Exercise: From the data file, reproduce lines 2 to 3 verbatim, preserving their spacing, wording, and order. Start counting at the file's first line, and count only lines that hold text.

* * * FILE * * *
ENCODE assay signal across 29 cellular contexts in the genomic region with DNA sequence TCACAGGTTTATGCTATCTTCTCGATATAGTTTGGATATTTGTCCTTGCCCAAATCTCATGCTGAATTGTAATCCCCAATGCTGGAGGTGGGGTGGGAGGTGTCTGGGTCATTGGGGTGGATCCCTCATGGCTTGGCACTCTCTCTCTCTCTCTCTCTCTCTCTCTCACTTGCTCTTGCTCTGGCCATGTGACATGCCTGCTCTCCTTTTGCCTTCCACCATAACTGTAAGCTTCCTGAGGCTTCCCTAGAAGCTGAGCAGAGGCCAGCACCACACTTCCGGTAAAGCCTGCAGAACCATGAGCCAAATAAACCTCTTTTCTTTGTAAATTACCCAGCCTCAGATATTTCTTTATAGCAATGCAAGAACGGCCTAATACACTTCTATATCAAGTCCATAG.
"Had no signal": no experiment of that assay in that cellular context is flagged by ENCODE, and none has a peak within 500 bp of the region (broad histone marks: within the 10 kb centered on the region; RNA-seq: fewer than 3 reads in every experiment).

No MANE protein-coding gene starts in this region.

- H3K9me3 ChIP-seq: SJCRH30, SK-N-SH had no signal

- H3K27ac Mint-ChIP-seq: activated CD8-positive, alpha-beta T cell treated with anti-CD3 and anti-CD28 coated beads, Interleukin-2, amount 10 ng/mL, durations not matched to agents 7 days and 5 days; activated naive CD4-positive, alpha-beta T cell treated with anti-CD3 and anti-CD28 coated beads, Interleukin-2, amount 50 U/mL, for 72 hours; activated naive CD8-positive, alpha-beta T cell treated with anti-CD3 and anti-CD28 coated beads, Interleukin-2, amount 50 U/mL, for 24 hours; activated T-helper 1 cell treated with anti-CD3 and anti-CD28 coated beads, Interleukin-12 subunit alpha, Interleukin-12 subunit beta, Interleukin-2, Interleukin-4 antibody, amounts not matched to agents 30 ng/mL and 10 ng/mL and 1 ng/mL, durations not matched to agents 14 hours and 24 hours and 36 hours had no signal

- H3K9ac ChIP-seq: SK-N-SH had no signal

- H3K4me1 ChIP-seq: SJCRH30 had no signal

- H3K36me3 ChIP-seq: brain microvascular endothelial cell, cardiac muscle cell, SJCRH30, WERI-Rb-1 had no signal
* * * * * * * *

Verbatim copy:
"Had no signal": no experiment of that assay in that cellular context is flagged by ENCODE, and none has a peak within 500 bp of the region (broad histone marks: within the 10 kb centered on the region; RNA-seq: fewer than 3 reads in every experiment).

No MANE protein-coding gene starts in this region.